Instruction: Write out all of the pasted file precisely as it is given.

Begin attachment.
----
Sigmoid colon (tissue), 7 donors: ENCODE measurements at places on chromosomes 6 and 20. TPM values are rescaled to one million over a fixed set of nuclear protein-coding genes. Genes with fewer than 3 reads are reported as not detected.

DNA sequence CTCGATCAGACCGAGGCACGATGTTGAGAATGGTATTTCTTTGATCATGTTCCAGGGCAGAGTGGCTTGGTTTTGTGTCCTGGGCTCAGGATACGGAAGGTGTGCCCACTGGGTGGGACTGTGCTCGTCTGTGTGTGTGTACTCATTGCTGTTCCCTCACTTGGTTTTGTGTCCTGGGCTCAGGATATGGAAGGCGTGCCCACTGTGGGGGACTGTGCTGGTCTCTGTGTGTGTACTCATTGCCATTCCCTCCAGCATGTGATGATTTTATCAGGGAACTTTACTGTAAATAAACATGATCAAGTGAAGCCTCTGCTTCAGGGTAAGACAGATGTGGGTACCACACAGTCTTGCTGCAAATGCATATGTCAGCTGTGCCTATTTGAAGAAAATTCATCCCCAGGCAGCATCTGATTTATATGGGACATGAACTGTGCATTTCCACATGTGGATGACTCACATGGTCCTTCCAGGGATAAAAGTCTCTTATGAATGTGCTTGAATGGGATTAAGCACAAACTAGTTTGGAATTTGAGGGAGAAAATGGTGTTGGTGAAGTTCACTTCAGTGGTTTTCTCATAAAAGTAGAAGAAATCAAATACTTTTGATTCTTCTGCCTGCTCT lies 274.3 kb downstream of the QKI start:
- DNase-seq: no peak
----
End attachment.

Sigmoid colon (tissue), 7 donors: ENCODE measurements at places on chromosomes 6 and 20. TPM values are rescaled to one million over a fixed set of nuclear protein-coding genes. Genes with fewer than 3 reads are reported as not detected.

DNA sequence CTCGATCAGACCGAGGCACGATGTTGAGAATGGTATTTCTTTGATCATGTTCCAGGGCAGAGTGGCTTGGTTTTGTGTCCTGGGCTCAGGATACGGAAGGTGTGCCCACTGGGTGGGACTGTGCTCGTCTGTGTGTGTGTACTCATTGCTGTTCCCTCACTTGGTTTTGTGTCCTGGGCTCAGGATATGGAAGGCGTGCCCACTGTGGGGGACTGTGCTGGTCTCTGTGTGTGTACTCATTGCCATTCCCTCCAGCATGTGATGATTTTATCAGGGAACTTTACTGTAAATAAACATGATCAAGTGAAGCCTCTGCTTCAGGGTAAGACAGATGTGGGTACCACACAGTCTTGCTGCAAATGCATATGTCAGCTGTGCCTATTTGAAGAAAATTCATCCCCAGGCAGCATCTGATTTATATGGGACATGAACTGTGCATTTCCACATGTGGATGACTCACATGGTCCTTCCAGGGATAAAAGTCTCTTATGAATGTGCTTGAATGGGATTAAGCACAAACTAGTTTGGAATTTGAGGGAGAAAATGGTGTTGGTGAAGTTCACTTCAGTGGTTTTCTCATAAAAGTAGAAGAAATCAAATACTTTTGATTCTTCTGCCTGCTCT lies 274.3 kb downstream of the QKI start:
- DNase-seq: no peak